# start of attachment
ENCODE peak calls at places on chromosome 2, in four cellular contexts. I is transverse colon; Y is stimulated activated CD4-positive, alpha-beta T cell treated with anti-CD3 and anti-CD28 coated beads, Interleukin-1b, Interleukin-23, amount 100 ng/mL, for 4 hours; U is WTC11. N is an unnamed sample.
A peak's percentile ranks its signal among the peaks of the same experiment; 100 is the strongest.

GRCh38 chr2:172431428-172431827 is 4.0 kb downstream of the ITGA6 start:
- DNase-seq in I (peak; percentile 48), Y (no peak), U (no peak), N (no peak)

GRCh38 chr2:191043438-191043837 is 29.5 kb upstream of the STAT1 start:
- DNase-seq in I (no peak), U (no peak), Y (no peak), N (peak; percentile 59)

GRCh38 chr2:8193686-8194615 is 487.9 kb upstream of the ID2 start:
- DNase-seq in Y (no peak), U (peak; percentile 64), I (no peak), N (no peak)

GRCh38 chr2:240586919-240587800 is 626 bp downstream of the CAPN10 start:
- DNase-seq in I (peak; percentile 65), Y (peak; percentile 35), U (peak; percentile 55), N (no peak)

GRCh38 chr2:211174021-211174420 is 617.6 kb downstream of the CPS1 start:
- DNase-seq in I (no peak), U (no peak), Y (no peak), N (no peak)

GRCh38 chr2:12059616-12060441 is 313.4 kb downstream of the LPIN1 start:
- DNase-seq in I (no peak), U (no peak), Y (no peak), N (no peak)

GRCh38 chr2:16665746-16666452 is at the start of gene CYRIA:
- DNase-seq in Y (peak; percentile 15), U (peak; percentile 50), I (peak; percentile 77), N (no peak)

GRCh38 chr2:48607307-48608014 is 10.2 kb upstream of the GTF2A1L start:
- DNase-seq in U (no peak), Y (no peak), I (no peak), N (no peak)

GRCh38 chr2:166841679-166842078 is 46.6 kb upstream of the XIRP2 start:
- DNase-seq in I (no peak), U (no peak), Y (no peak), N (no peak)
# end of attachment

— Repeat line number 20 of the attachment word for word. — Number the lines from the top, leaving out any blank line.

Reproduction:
- DNase-seq in I (no peak), U (no peak), Y (no peak), N (no peak)